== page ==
In later days, pseudepigraphal works also make reference to libation ceremonies, as evidenced by a hymn from the Odes to Solomon (number 11), which refers to a plant of the Lord that “spilt” its holy spirit and its “living” and “speaking” waters, making Solomon drunk with knowledge and filling his nostrils with the aroma of the Lord (Barnstone 1984, p. 273). Such reports appear to echo the aforementioned Egyptian notion of imbibing truth (maat) from the waters that spill from the eyes of Horus, a concept that is portrayed iconographically by streaming ankh symbols. Another song refers to a sweet cup of milk as the delight and “Son” of the Lord; those who drink of this cup are near his right hand, the traditional locus of Yahweh’s tree of life (Barnstone 1984, p. 279).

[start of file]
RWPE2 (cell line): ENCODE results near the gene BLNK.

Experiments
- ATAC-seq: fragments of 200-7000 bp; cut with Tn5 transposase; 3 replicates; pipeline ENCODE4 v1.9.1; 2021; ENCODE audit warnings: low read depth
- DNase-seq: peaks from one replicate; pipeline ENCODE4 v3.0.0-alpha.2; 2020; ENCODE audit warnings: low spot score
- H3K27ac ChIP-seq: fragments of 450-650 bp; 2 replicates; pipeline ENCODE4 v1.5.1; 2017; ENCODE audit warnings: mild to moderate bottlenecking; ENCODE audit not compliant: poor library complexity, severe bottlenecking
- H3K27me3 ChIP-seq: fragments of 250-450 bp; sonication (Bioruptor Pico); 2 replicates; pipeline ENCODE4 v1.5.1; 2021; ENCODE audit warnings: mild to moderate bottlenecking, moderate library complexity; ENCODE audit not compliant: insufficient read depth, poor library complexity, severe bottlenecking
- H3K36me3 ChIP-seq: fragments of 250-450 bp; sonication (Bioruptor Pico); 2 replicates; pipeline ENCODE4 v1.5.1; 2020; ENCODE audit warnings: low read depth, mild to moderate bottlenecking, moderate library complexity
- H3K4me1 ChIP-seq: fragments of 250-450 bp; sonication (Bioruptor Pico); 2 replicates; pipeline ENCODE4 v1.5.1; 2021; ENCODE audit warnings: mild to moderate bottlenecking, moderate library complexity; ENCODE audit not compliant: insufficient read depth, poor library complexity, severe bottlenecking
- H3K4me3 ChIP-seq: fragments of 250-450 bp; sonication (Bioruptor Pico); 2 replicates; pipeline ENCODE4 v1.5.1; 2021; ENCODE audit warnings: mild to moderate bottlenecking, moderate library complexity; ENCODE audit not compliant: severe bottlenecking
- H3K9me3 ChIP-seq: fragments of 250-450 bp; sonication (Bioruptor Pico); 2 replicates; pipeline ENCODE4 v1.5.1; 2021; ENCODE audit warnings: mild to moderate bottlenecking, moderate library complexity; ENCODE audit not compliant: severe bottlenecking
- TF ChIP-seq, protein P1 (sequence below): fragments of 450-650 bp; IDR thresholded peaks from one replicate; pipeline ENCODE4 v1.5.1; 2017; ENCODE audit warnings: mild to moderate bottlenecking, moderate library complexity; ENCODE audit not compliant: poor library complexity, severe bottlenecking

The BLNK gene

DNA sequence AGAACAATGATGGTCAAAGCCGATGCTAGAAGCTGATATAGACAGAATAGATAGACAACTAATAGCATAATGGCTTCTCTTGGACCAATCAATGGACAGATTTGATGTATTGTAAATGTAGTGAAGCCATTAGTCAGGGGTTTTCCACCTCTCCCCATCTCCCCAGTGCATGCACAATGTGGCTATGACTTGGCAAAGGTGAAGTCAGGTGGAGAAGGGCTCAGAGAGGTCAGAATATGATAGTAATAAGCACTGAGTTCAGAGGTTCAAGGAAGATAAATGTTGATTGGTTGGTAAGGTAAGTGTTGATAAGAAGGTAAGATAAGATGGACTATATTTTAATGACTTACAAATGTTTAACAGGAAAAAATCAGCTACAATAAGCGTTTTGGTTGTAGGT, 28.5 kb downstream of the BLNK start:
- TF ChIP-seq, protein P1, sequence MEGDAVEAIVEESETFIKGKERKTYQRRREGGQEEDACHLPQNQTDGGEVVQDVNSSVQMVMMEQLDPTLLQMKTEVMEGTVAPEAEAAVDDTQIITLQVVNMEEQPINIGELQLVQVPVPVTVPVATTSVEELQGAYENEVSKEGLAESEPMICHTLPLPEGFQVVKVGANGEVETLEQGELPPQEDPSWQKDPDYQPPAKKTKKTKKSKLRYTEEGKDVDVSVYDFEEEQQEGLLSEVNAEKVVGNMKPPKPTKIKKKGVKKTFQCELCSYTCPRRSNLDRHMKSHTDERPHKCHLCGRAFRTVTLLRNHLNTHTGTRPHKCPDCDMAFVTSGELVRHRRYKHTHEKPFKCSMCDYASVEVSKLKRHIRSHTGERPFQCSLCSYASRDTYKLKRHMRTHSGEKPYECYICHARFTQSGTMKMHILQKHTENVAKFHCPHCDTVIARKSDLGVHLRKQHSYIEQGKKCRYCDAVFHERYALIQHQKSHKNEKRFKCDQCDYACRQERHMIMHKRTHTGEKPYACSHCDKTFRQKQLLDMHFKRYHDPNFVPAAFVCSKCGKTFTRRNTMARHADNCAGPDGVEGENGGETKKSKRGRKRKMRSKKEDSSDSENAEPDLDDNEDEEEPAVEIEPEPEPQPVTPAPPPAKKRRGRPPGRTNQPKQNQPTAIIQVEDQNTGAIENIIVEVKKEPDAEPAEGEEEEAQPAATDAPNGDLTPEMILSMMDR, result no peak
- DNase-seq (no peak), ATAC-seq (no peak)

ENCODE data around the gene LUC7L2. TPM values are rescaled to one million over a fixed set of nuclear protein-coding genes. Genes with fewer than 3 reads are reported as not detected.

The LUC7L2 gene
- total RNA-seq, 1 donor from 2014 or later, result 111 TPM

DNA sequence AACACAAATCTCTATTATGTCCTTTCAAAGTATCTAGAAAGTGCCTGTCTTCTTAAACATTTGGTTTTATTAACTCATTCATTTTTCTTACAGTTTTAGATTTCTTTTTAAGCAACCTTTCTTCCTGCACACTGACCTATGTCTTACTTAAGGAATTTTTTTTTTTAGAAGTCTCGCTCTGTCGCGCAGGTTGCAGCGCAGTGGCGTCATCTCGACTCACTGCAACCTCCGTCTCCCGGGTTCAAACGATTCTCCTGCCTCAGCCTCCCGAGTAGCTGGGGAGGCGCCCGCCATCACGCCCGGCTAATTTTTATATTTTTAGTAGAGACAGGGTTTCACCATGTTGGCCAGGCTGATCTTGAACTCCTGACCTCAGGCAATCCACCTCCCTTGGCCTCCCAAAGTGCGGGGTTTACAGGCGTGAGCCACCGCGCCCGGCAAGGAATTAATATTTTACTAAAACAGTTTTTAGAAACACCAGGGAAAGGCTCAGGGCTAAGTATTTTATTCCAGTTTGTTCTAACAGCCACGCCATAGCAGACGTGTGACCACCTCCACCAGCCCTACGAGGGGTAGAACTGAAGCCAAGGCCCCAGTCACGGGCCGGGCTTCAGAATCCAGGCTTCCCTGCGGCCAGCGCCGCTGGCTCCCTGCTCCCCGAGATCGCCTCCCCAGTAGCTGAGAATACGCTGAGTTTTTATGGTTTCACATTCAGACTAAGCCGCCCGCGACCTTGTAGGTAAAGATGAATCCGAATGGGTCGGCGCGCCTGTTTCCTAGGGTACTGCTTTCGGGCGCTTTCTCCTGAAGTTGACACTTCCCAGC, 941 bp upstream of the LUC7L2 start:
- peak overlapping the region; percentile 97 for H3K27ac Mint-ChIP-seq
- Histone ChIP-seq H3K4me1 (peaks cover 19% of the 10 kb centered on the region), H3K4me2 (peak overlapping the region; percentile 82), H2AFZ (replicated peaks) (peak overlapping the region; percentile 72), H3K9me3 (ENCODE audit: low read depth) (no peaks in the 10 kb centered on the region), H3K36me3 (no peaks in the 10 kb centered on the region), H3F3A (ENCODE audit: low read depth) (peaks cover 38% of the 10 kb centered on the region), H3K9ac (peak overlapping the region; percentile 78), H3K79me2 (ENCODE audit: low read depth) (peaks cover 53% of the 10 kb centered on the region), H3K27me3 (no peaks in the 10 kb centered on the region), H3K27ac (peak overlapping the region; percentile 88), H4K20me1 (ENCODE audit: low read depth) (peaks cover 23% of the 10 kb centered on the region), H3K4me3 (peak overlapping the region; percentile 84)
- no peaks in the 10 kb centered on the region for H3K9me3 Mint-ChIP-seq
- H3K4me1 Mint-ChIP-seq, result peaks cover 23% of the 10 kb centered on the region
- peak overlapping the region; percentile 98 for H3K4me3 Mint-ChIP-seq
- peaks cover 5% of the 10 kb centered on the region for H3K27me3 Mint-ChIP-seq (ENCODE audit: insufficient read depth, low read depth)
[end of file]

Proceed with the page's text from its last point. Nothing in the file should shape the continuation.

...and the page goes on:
It is of considerable interest, therefore, that before the last vestiges of pharaonic Egypt were eclipsed by religious and cultural traditions of Semitic origin (i.e., Christianity and later Islam) around the 2nd c. CE, vestiges of Egypt’s traditional habits in ritual and symbolism persisted in a syncretistic manner for several centuries. The earliest known visual impressions of the Christian cross and tree of life derive from Coptic traditionalists along the Nile River around 200 CE and reveal a nascent school of Christian artistic expression that continues to borrow conservatively from ancient Egyptian lotus imagery and symbolism. An exemplary stele from the second century associates the cross of Christ with the Greek letters alpha and omega, a Mediterranean symbol for immortal life, and thus indicates growing European influences over Nilotic culture (Figure 8). While the symbolic relationship between the cross, tree of life and Greek letters is biblical, art historians have yet to acknowledge that a five-membered palmette that surmounts the cross derives from lotus blossom imagery and clearly establishes a transition between Egypt’s traditional past and its Christian future. We note that the same five-membered perianth reappears in a radial configuration on either side of the cross, each being placed within the loop of the ankh symbols (or crux ansata = ‘cross with handle’), precisely where Egyptians had traditionally placed the lotus flower (Figure 3a). In this case the two ankhs assume a quasi-personified aspect by wearing Christian robes and upholding two additional crosses and stylized grape leaves. The latter vegetative motif relates, of course, to scriptural passages that equate Christ as the grapevine of life (John 15: 1, 4–5), much as his blood is equated with wine during celebrations of the Eucharist, the imbibement of which confers immortality in the afterlife. Hence the ancient Egyptian ankh symbol, now the Latin crux ansata, was identified with the Messiah, the sacrificial cross, the Nilotic lotus, the blood of Christ (i.e., grape leaf as the source of wine), the tree of life and related concepts of attaining eternal life. The practice of the eucharist may well have seemed consonant during this age with earlier performances of lotus-libation rituals in ancient Egypt, as they both were esteemed as religious expression of the highest order and apparently served a similar religious purpose, i.e., achieving immortal life. Such possibilities must be considered hypothetical, however, until connections between the Christian concepts of the tree of life and the Nilotic lotus are explored more rigorously in both written and iconographic records from Egypt’s Christian dawning. A key to such inquiries will hinge, to be sure, on a more complete understanding of the time-tested role of water lilies in libation ceremonies in ancient Egypt, Mesopotamia and the Levant.